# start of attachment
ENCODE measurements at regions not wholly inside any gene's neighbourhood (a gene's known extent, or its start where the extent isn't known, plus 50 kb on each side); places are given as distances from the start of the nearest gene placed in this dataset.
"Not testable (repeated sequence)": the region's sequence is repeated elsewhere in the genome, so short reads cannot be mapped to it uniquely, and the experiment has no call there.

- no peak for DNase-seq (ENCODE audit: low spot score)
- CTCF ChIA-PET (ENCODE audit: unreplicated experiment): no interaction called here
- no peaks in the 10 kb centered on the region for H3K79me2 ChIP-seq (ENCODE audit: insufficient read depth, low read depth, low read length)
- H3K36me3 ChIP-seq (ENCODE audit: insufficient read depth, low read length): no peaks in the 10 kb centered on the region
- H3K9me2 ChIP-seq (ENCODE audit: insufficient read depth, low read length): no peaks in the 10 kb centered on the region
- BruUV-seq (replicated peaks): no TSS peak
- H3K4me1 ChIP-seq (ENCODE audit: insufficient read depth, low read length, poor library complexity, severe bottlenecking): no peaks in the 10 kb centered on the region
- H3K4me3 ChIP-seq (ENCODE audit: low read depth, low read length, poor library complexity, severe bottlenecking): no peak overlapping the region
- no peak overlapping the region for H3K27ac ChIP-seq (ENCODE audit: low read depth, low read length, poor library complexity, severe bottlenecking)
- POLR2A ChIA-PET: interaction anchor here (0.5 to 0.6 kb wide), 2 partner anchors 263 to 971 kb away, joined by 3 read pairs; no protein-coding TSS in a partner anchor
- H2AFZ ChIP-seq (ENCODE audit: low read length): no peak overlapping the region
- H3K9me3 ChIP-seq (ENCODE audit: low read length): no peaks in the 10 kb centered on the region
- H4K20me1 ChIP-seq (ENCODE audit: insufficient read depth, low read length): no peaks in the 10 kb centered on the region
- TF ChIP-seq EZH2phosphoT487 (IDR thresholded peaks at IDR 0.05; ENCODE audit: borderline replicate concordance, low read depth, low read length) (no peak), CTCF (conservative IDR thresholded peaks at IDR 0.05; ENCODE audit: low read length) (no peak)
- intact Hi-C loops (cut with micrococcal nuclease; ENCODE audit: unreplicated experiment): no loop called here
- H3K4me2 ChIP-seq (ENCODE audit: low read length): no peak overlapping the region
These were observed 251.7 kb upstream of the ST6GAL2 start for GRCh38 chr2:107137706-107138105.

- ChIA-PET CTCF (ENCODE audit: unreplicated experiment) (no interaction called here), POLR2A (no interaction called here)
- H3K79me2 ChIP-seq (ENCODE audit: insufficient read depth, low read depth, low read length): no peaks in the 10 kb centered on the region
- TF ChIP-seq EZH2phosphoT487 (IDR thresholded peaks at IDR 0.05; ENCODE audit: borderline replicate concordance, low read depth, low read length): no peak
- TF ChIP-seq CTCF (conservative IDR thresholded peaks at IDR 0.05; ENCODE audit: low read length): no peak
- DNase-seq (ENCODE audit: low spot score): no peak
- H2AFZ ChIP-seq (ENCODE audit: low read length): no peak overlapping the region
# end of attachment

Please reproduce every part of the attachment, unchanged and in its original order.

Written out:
ENCODE measurements at regions not wholly inside any gene's neighbourhood (a gene's known extent, or its start where the extent isn't known, plus 50 kb on each side); places are given as distances from the start of the nearest gene placed in this dataset.
"Not testable (repeated sequence)": the region's sequence is repeated elsewhere in the genome, so short reads cannot be mapped to it uniquely, and the experiment has no call there.

- no peak for DNase-seq (ENCODE audit: low spot score)
- CTCF ChIA-PET (ENCODE audit: unreplicated experiment): no interaction called here
- no peaks in the 10 kb centered on the region for H3K79me2 ChIP-seq (ENCODE audit: insufficient read depth, low read depth, low read length)
- H3K36me3 ChIP-seq (ENCODE audit: insufficient read depth, low read length): no peaks in the 10 kb centered on the region
- H3K9me2 ChIP-seq (ENCODE audit: insufficient read depth, low read length): no peaks in the 10 kb centered on the region
- BruUV-seq (replicated peaks): no TSS peak
- H3K4me1 ChIP-seq (ENCODE audit: insufficient read depth, low read length, poor library complexity, severe bottlenecking): no peaks in the 10 kb centered on the region
- H3K4me3 ChIP-seq (ENCODE audit: low read depth, low read length, poor library complexity, severe bottlenecking): no peak overlapping the region
- no peak overlapping the region for H3K27ac ChIP-seq (ENCODE audit: low read depth, low read length, poor library complexity, severe bottlenecking)
- POLR2A ChIA-PET: interaction anchor here (0.5 to 0.6 kb wide), 2 partner anchors 263 to 971 kb away, joined by 3 read pairs; no protein-coding TSS in a partner anchor
- H2AFZ ChIP-seq (ENCODE audit: low read length): no peak overlapping the region
- H3K9me3 ChIP-seq (ENCODE audit: low read length): no peaks in the 10 kb centered on the region
- H4K20me1 ChIP-seq (ENCODE audit: insufficient read depth, low read length): no peaks in the 10 kb centered on the region
- TF ChIP-seq EZH2phosphoT487 (IDR thresholded peaks at IDR 0.05; ENCODE audit: borderline replicate concordance, low read depth, low read length) (no peak), CTCF (conservative IDR thresholded peaks at IDR 0.05; ENCODE audit: low read length) (no peak)
- intact Hi-C loops (cut with micrococcal nuclease; ENCODE audit: unreplicated experiment): no loop called here
- H3K4me2 ChIP-seq (ENCODE audit: low read length): no peak overlapping the region
These were observed 251.7 kb upstream of the ST6GAL2 start for GRCh38 chr2:107137706-107138105.

- ChIA-PET CTCF (ENCODE audit: unreplicated experiment) (no interaction called here), POLR2A (no interaction called here)
- H3K79me2 ChIP-seq (ENCODE audit: insufficient read depth, low read depth, low read length): no peaks in the 10 kb centered on the region
- TF ChIP-seq EZH2phosphoT487 (IDR thresholded peaks at IDR 0.05; ENCODE audit: borderline replicate concordance, low read depth, low read length): no peak
- TF ChIP-seq CTCF (conservative IDR thresholded peaks at IDR 0.05; ENCODE audit: low read length): no peak
- DNase-seq (ENCODE audit: low spot score): no peak
- H2AFZ ChIP-seq (ENCODE audit: low read length): no peak overlapping the region